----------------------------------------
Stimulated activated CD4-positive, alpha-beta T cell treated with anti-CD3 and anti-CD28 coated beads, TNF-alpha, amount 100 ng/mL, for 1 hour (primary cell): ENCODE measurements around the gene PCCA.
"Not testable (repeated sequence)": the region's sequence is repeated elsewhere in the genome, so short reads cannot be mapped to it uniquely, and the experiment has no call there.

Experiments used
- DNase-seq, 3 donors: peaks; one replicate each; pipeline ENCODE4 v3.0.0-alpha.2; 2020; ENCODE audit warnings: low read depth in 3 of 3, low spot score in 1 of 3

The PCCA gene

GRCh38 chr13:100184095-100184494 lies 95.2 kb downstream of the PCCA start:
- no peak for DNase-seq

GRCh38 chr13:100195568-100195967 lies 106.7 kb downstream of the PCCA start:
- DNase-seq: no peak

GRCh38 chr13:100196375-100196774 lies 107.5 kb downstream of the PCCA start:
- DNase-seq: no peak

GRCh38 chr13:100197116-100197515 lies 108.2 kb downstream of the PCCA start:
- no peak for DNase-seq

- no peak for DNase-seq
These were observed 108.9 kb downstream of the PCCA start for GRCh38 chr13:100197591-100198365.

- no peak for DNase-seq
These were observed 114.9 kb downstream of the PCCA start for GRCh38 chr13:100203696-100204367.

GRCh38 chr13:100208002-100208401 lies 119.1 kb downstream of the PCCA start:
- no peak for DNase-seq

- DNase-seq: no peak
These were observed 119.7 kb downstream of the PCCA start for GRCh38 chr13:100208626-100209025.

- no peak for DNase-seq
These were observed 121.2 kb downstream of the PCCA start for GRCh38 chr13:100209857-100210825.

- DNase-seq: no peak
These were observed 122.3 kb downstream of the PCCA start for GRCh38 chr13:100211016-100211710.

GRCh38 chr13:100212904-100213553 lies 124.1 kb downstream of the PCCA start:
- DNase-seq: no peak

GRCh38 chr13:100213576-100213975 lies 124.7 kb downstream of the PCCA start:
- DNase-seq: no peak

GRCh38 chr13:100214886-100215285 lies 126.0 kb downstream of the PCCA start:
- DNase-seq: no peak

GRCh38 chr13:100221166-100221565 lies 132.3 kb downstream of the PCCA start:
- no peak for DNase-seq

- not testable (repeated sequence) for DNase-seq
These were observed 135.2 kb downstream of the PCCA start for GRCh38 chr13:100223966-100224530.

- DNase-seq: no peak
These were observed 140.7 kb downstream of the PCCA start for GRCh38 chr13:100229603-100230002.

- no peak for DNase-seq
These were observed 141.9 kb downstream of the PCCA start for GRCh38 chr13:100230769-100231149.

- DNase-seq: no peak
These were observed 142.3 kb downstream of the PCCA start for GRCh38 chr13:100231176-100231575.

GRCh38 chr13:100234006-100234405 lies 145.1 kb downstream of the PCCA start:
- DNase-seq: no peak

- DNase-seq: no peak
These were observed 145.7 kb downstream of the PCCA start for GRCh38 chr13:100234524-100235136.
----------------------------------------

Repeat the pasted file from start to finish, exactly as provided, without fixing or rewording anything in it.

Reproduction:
Stimulated activated CD4-positive, alpha-beta T cell treated with anti-CD3 and anti-CD28 coated beads, TNF-alpha, amount 100 ng/mL, for 1 hour (primary cell): ENCODE measurements around the gene PCCA.
"Not testable (repeated sequence)": the region's sequence is repeated elsewhere in the genome, so short reads cannot be mapped to it uniquely, and the experiment has no call there.

Experiments used
- DNase-seq, 3 donors: peaks; one replicate each; pipeline ENCODE4 v3.0.0-alpha.2; 2020; ENCODE audit warnings: low read depth in 3 of 3, low spot score in 1 of 3

The PCCA gene

GRCh38 chr13:100184095-100184494 lies 95.2 kb downstream of the PCCA start:
- no peak for DNase-seq

GRCh38 chr13:100195568-100195967 lies 106.7 kb downstream of the PCCA start:
- DNase-seq: no peak

GRCh38 chr13:100196375-100196774 lies 107.5 kb downstream of the PCCA start:
- DNase-seq: no peak

GRCh38 chr13:100197116-100197515 lies 108.2 kb downstream of the PCCA start:
- no peak for DNase-seq

- no peak for DNase-seq
These were observed 108.9 kb downstream of the PCCA start for GRCh38 chr13:100197591-100198365.

- no peak for DNase-seq
These were observed 114.9 kb downstream of the PCCA start for GRCh38 chr13:100203696-100204367.

GRCh38 chr13:100208002-100208401 lies 119.1 kb downstream of the PCCA start:
- no peak for DNase-seq

- DNase-seq: no peak
These were observed 119.7 kb downstream of the PCCA start for GRCh38 chr13:100208626-100209025.

- no peak for DNase-seq
These were observed 121.2 kb downstream of the PCCA start for GRCh38 chr13:100209857-100210825.

- DNase-seq: no peak
These were observed 122.3 kb downstream of the PCCA start for GRCh38 chr13:100211016-100211710.

GRCh38 chr13:100212904-100213553 lies 124.1 kb downstream of the PCCA start:
- DNase-seq: no peak

GRCh38 chr13:100213576-100213975 lies 124.7 kb downstream of the PCCA start:
- DNase-seq: no peak

GRCh38 chr13:100214886-100215285 lies 126.0 kb downstream of the PCCA start:
- DNase-seq: no peak

GRCh38 chr13:100221166-100221565 lies 132.3 kb downstream of the PCCA start:
- no peak for DNase-seq

- not testable (repeated sequence) for DNase-seq
These were observed 135.2 kb downstream of the PCCA start for GRCh38 chr13:100223966-100224530.

- DNase-seq: no peak
These were observed 140.7 kb downstream of the PCCA start for GRCh38 chr13:100229603-100230002.

- no peak for DNase-seq
These were observed 141.9 kb downstream of the PCCA start for GRCh38 chr13:100230769-100231149.

- DNase-seq: no peak
These were observed 142.3 kb downstream of the PCCA start for GRCh38 chr13:100231176-100231575.

GRCh38 chr13:100234006-100234405 lies 145.1 kb downstream of the PCCA start:
- DNase-seq: no peak

- DNase-seq: no peak
These were observed 145.7 kb downstream of the PCCA start for GRCh38 chr13:100234524-100235136.